Why you should not use React JS Anymore! React JS vs NEXT JS

Why you should not use React JS Anymore! React JS vs NEXT JS


What is the benefit of using NEXT.JS over React? What does it offer? Before diving into what and why NEXT.JS, first, let’s understand how React JS works.

How React JS works?

Let’s see how react works on a production website. For serving react files to the client, you particularly don’t need a server. You can serve the react website using a CDN (Content Delivery Network) as well. Well, CDN is like a dumb server. It can’t do much computation but can serve the static files to the client. So CDN’s are optimized for file delivery, not for computing.

So on the TCP handshake, the CDN server sends the index.html file to the client. Inside the index.html, it contains a bundle.js script. This file could have been named anything but react names it bundle.js.

This bundle.js contains a lot of code related to the react runtime, JSX & components, router and Page Layout. So the index.html file is almost blank. It is bootstrapped with the help of bundle.js as react is fundamentally a JavaScript library, and now the client should execute the JavaScript to understand how the page should look.

So while using react, the server has a very minimal role in speeding up the delivery of your application. The server can only increase/decrease the Time to First Byte (TTFB), and we are maximizing it by using a CDN. So here, instead of using an EC2 instance or Digital Ocean droplet, it is better to use CDN to maximize the TTFB of your static react application using CDN.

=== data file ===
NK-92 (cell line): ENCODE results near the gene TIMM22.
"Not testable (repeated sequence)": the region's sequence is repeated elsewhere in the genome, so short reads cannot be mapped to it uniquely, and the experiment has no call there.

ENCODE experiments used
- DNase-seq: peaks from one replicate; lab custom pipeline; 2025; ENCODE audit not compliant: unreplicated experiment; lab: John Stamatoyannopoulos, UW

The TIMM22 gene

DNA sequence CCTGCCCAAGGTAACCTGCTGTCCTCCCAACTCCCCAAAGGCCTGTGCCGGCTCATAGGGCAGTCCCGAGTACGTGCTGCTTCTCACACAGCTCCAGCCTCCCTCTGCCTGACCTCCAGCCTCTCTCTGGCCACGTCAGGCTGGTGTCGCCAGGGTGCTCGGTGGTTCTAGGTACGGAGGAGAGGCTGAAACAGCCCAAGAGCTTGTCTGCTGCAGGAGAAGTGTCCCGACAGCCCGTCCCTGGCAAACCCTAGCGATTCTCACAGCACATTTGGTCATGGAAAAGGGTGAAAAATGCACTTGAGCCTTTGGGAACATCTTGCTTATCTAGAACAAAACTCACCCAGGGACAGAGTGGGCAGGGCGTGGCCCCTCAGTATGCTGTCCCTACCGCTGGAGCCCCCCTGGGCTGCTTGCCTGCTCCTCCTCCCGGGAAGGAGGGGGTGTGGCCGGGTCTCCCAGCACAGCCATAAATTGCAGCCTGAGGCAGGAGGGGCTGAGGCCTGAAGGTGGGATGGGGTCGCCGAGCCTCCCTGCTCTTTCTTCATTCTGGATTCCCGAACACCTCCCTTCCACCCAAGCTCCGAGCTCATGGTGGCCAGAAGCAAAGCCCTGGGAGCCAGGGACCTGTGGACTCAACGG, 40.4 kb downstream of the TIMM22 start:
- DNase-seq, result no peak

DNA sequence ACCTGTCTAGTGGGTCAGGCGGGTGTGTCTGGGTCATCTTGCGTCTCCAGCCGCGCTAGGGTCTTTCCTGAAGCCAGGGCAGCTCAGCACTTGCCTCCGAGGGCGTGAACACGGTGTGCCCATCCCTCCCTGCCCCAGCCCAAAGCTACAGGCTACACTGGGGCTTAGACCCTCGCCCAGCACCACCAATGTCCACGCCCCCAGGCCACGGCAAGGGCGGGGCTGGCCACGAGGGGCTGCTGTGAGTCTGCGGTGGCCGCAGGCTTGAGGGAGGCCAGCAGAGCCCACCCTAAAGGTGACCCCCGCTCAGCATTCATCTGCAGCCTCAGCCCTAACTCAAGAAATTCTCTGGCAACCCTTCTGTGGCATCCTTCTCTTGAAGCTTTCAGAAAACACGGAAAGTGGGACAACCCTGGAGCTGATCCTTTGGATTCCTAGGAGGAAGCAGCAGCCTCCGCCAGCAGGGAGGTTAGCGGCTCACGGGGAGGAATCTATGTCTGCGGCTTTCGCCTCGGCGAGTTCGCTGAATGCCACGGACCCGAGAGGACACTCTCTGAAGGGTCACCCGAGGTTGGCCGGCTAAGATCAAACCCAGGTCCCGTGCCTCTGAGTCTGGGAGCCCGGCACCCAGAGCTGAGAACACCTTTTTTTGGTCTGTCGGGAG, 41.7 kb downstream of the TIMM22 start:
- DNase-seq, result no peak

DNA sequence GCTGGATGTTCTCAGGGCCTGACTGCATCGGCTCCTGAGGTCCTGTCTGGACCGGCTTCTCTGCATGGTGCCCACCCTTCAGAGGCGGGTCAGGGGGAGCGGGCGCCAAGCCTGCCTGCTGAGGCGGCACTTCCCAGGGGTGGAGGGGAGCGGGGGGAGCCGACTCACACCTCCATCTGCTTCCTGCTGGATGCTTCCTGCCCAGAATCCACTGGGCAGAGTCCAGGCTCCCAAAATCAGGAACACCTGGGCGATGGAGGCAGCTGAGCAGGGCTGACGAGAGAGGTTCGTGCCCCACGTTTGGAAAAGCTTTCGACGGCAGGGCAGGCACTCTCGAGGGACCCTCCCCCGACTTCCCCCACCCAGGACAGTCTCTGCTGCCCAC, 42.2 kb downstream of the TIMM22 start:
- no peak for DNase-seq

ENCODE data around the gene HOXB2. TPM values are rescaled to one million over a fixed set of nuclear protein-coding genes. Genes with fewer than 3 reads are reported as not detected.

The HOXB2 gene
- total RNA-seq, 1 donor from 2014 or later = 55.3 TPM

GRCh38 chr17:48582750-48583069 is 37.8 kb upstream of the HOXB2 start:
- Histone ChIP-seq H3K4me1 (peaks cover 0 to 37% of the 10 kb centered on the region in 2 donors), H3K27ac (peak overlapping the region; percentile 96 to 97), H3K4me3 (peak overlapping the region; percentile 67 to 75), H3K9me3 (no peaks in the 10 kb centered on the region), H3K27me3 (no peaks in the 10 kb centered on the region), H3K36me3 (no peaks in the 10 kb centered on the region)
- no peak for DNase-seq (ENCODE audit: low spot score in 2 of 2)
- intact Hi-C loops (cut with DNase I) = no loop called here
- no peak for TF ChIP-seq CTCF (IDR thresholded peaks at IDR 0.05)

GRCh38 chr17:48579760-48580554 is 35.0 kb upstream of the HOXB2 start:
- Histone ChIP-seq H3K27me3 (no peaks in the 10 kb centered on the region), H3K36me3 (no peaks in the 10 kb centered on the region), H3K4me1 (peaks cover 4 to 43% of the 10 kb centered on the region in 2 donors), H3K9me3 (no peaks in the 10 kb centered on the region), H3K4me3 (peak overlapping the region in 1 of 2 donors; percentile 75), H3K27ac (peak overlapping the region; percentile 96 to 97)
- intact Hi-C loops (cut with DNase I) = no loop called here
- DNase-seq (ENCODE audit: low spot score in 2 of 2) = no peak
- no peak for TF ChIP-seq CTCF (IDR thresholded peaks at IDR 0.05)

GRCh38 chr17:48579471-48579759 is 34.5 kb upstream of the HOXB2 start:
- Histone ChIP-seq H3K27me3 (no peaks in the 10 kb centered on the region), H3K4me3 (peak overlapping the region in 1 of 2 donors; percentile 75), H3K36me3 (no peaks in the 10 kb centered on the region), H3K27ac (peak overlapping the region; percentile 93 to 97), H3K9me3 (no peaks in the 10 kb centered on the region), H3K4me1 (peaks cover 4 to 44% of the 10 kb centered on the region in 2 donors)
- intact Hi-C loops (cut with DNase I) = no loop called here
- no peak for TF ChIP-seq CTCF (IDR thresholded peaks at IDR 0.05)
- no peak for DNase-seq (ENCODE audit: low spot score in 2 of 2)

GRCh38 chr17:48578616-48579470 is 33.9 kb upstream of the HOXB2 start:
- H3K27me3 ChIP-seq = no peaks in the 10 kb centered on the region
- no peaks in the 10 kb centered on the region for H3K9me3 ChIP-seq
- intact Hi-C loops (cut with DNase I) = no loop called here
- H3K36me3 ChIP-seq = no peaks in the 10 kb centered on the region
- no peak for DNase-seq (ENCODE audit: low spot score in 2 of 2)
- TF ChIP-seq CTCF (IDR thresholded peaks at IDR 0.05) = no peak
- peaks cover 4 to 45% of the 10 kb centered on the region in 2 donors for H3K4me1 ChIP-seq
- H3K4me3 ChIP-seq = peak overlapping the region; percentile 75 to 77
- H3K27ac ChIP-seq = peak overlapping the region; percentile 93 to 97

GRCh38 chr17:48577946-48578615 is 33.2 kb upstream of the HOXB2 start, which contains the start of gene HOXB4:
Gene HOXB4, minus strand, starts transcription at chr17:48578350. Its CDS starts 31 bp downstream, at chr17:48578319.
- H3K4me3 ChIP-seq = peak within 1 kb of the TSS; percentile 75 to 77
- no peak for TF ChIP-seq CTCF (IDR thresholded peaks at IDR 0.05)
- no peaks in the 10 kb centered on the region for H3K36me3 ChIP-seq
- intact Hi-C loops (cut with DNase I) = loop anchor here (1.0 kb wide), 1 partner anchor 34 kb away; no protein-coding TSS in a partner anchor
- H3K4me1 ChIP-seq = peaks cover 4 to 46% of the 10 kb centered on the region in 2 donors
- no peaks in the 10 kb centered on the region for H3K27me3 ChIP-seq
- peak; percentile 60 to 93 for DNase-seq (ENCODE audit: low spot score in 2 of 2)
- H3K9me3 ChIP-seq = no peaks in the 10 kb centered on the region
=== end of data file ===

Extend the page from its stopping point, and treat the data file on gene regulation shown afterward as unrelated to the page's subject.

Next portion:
How Next JS works?

It gets pretty interesting when it comes to how Next.js works here. For Next.js to work perfectly in the backend, we use the Node.js process to run in the server, but if you are using Vercel, you can also deploy a CDN as a middle man to maximize the delivery. You can also use the middle man CDN using the AWS serverless Next.js.

‌But compared to AWS, Vercel is amazingly simple and yet very effective for hosting while working with Next.js.

So what happens when you use Next.js over react here. So as said earlier in the react section, the client has to process the bundle.js to build the initial paint, but with Next.js, the initial document will be rendered to you and then served to the client as an HTML Document.

Server-Side Rendering with React

At first thought, you may think that it might be a good idea to generate the document in the server itself, but here is a problem. The HTML document may also need a revalidation on the client to have the event listeners access the window and other stuff. So it is too expensive to run this in a headless browser on the server and send it to the client.

So what the developers have done is they have developed a react-dom/server so that you can natively export the react-dom into a static HTML to serve to the client, which you can rehydrate.

Rehydrating means that you magically attach all the event listeners to the HTML Blob, which can be rendered in the client.

What Next JS Does?